Babel(2006) is the kind of film that has all the right moves yet struggles to put them together in a unified and competent way. Painfully slow and laborious cinematography lends to the overall sense of importance placed on the minutiae of ordinariness where dull characters are moved around like mute chess pieces with little relevance beyond the filmmakers’ insistent message that all we need is to communicate better in order to live better lives. The talented team of Mexican screenwriter Guillermo Arriaga and director Alejandro González Iñárritu fail to achieve the same success as their previous films, 21 Grams and Amores Perros becaise Babel feels like a portentous chalkboard lesson disguised in a flimsy, convoluted plot masquerading in story. While this is their third film together, and certainly not their last it is apparent something has gone terribly awry; Babel might indeed teach us about the importance of cohesive story telling and compelling, complex characters yet this seems like an after thought competing with the value of a fractured plot that goes on too many one-way roads to be rewarding in the end.
Cate Blanchett and Brad Pitt are the star vehicles of this film, though others compete for best performance. As a vacationing couple who fall victim to a roadside happenstance, their chemistry isn’t right though it is their situation that reverberates, the first narrative thread of four to span the globe and begin the tutorial. Delivered separately, the narratives would mire down in their own everydayness and succumb to derivative scenarios where convenience replaces plot, archetypes assume character and story is more a matter of perspective than journey. In previous Inarritu/Arriga films, much jumbled narratives were better fueled, populated by engaging characters with more than life to lose – here, the viewer is strung along with a message intended more for the world stage than any one audience or singular experience. The trouble with films that rely on didactic storytelling is that they often get lost and forget about the basic building blocks of believable human experiences. Babel drones on like a radio station caught between channels, one in English the other Spanish or a mixture of the two – too much of one and not enough of the other to make either one meaningful or intelligible.
Non-linear ensemble films are not uncommon, though some succeed for the very reason others fall short. Los Angeles based screenwriter and writer at John August has a fairly succinct and solid primer for the genre on his website. Rodrigo Garcia has used this technique in his films Things You Can Tell Just By Looking At Her (1999) and again with Nine Lives (2005). While his first film is vastly superior, the mechanics of jumbling stories begins to wane by his second film and I suspect his third installment will suffer similarly. Tarantino and Kubrick are perhaps more widely known meddlers of plot and measure. M. Night Shyamalan famous employs this technique in his films and it has become his trademark – in his case, he uses a surprise ending. While his earlier films were superb and masterfully crafted, they do become tiresome, predictable and ultimately feels heavy-handed. Babel doesn’t suffer from not knowing what is going to happen as much as it does staggering from one plot point to the next until finally, ultimately their connection makes sense. Sadly, by the time we’re let in on the reason these four stories have some semblance of relationship it’s difficult to care or feel emboldened by the experience.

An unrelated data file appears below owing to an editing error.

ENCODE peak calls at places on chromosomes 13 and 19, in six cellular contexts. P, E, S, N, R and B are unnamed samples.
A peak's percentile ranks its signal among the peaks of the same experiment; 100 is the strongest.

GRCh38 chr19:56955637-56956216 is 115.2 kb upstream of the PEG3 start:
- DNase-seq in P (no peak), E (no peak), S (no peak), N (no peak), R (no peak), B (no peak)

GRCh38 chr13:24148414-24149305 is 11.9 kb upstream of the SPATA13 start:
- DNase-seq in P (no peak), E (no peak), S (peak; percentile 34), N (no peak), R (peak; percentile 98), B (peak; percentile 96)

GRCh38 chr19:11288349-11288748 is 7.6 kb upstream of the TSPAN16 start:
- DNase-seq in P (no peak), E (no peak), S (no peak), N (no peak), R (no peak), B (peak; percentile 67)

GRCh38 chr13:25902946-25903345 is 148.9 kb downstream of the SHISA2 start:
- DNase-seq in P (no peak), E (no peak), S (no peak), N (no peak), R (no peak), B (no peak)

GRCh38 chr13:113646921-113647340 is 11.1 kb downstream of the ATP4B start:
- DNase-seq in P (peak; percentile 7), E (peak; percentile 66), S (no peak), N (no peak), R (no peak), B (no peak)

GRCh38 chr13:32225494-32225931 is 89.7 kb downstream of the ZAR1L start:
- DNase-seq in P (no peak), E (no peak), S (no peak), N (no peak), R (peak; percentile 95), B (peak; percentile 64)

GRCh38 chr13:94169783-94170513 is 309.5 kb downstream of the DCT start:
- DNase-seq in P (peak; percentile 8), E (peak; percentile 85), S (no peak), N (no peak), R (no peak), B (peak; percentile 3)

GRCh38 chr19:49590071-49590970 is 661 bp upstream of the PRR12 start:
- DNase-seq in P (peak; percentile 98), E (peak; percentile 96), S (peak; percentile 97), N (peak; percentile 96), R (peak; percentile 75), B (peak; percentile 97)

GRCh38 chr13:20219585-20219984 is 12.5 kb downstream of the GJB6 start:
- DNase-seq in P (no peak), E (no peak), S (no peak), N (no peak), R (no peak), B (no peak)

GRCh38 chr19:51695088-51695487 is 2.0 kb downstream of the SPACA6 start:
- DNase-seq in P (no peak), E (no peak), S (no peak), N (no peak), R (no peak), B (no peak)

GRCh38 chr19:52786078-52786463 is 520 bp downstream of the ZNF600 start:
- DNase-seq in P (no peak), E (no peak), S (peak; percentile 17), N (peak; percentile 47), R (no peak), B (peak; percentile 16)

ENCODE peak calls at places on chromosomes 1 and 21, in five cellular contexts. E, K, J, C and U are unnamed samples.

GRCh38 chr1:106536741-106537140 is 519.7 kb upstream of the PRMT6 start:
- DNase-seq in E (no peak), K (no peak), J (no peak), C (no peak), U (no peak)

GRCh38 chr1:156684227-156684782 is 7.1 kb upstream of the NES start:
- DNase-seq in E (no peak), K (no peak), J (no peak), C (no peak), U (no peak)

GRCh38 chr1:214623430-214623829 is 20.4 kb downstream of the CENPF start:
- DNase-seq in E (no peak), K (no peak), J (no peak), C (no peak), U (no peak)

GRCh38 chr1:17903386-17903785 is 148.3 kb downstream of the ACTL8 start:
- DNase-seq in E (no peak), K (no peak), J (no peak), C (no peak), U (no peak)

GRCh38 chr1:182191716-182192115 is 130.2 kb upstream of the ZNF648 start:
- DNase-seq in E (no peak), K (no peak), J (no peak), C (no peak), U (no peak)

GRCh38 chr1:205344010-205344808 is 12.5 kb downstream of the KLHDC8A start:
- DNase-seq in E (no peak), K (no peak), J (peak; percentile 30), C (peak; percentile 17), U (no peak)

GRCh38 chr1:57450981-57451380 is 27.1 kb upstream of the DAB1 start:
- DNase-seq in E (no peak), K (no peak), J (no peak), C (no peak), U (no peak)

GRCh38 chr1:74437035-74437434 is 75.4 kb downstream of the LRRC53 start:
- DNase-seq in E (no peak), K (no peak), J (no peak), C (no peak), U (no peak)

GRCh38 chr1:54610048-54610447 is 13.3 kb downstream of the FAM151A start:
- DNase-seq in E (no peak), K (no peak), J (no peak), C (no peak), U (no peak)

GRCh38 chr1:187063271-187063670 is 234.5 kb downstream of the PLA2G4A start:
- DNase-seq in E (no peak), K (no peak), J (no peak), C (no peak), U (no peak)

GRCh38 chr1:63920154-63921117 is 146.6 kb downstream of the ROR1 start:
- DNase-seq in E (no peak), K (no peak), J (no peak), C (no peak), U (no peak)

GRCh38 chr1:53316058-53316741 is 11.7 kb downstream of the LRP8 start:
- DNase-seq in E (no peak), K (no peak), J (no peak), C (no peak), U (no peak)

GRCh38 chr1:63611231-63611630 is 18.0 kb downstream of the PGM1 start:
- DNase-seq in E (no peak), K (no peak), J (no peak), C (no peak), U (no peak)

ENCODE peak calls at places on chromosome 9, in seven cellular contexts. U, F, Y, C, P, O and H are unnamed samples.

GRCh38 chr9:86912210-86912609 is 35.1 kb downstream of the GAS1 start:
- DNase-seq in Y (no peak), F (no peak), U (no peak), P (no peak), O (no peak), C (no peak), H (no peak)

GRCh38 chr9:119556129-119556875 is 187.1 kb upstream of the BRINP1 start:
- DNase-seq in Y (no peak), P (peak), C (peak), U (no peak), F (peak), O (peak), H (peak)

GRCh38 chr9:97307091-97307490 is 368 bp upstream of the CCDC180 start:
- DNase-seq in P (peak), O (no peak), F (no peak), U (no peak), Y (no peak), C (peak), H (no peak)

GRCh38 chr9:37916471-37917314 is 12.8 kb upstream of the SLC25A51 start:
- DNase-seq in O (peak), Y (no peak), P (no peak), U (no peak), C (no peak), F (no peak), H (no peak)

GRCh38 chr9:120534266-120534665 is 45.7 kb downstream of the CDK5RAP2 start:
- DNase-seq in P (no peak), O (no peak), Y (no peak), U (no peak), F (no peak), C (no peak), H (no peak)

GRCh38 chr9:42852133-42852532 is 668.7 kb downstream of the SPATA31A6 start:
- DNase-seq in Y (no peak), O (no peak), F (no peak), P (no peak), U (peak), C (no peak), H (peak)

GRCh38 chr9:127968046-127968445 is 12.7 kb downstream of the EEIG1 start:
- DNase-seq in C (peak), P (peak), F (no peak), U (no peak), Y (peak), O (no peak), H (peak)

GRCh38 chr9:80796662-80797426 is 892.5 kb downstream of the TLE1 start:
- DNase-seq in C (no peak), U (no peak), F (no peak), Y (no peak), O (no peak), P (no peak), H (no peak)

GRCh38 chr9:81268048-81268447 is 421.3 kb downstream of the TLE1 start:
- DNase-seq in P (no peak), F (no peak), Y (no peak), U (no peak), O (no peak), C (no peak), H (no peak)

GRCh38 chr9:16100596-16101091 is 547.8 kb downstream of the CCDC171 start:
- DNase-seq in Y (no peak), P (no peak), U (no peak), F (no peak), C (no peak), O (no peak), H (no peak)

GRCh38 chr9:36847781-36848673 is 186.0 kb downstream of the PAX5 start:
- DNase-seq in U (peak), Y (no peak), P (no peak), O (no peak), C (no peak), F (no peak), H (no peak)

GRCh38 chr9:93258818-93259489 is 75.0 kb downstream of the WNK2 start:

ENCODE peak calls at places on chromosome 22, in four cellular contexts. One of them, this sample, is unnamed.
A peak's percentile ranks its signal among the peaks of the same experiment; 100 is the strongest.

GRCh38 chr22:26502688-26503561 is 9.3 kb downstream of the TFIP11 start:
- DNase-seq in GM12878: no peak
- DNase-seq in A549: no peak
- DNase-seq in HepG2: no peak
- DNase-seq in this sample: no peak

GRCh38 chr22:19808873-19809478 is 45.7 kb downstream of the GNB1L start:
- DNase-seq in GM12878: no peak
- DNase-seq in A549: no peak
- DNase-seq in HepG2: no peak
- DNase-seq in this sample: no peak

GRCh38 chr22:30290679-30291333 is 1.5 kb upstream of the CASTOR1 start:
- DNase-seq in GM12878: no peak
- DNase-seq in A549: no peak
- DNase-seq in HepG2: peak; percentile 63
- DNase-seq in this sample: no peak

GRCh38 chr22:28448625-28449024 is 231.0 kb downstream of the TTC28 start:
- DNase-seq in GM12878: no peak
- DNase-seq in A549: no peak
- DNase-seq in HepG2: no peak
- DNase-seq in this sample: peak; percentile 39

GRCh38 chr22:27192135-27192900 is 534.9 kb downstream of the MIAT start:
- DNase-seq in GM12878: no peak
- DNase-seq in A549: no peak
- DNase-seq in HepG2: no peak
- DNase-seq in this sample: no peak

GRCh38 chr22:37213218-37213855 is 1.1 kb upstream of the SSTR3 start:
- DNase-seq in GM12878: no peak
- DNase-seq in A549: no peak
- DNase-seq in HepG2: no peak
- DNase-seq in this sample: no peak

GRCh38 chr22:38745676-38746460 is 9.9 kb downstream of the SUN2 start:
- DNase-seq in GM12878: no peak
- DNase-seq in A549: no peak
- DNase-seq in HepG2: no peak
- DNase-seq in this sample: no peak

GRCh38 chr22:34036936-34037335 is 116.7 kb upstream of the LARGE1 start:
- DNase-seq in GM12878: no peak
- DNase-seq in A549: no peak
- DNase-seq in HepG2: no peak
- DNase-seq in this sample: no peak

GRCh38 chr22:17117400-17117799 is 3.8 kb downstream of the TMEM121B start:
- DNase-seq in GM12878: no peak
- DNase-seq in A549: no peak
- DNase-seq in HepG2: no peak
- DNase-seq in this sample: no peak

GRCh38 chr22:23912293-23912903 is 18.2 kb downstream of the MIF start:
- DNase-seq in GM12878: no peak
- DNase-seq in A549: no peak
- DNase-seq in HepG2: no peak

It is unfortunate that both Pitt and Blanchett are robbed of much screen time, their characters reduced to little more than plot devices that barely fuel Pitt’s semi-frantic befuddlement. The message is clear enough, the language and cultural barriers taken for granted, the dire consequences of a world that does not share enough of a connection to keep people from dying spelled out. However the message gets in the way and before we can truly feel the circumstances of the event we’re teleported to another story thread that seems to have nothing to do with where we left off. It’s not enough to say we’ll find out. It’s not enough to use the bastardized broadcast of sound bytes and nightly news seconds as the undercurrent of a story about troubled, hapless victims because cinema rarely operates successfully this way. Instead, the characters should tell us their story and whether or not we get it should be left up to our own devices – even knowing a great many will not find the point.
Babel gives under the weight of its own conceit and in this way it is burdened, almost irrelevant. Whereas the story is at times interesting and the expedition of perspectives lends to potential consequences within the fragmented narrative fabric, overall the film is ‘tenuous’ and strained dialog serves no better purpose. If Babel is a story about communication and the distance between people, cultures and behavior it should have worked harder at conveying this than suggesting audiences do the work instead. Foreign films often force us to make choices that we are not used to or familiar with and this can be rewarding in and of itself. Babel blurs this line but instead of expanding on the idea with an effort to challenge domestic and international sensibilities, it loses momentum with the result more akin to mixing water and oil – one wins out for a little while before the other returns to start the whole process over again.